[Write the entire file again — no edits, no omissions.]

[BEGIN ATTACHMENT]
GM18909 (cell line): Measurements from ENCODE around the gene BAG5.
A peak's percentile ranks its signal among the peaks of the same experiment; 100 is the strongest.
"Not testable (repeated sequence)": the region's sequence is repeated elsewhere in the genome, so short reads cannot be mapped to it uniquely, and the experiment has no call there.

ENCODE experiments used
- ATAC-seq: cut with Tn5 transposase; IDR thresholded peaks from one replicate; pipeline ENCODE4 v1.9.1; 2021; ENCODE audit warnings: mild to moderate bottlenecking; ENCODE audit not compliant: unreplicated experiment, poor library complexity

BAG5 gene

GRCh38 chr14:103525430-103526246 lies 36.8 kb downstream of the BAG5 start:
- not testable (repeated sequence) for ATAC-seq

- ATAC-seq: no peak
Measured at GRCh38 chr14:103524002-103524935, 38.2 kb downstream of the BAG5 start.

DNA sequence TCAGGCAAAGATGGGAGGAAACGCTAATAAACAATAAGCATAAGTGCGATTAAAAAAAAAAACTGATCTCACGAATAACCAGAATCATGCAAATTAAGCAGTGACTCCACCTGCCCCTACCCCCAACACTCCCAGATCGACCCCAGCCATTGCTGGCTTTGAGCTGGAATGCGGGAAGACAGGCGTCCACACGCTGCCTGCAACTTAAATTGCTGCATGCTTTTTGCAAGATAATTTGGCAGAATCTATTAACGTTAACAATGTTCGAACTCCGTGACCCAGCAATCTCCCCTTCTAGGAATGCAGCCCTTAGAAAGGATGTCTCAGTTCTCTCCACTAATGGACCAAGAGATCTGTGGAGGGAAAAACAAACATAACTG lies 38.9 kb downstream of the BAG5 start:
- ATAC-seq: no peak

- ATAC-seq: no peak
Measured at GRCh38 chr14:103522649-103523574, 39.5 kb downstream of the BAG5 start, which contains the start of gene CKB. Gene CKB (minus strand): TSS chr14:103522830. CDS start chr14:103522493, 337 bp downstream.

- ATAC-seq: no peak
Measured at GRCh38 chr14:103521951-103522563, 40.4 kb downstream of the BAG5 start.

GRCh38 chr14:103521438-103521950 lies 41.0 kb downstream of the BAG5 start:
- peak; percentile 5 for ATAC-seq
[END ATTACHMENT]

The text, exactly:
GM18909 (cell line): Measurements from ENCODE around the gene BAG5.
A peak's percentile ranks its signal among the peaks of the same experiment; 100 is the strongest.
"Not testable (repeated sequence)": the region's sequence is repeated elsewhere in the genome, so short reads cannot be mapped to it uniquely, and the experiment has no call there.

ENCODE experiments used
- ATAC-seq: cut with Tn5 transposase; IDR thresholded peaks from one replicate; pipeline ENCODE4 v1.9.1; 2021; ENCODE audit warnings: mild to moderate bottlenecking; ENCODE audit not compliant: unreplicated experiment, poor library complexity

BAG5 gene

GRCh38 chr14:103525430-103526246 lies 36.8 kb downstream of the BAG5 start:
- not testable (repeated sequence) for ATAC-seq

- ATAC-seq: no peak
Measured at GRCh38 chr14:103524002-103524935, 38.2 kb downstream of the BAG5 start.

DNA sequence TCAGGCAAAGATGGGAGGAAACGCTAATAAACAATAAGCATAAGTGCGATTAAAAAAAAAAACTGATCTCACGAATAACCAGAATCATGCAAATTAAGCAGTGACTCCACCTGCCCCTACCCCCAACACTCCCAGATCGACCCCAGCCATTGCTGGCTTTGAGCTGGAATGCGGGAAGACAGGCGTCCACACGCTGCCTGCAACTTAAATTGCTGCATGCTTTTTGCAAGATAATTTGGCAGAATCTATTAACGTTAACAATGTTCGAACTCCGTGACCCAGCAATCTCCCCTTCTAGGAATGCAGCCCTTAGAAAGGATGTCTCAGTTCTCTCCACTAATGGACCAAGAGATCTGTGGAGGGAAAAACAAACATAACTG lies 38.9 kb downstream of the BAG5 start:
- ATAC-seq: no peak

- ATAC-seq: no peak
Measured at GRCh38 chr14:103522649-103523574, 39.5 kb downstream of the BAG5 start, which contains the start of gene CKB. Gene CKB (minus strand): TSS chr14:103522830. CDS start chr14:103522493, 337 bp downstream.

- ATAC-seq: no peak
Measured at GRCh38 chr14:103521951-103522563, 40.4 kb downstream of the BAG5 start.

GRCh38 chr14:103521438-103521950 lies 41.0 kb downstream of the BAG5 start:
- peak; percentile 5 for ATAC-seq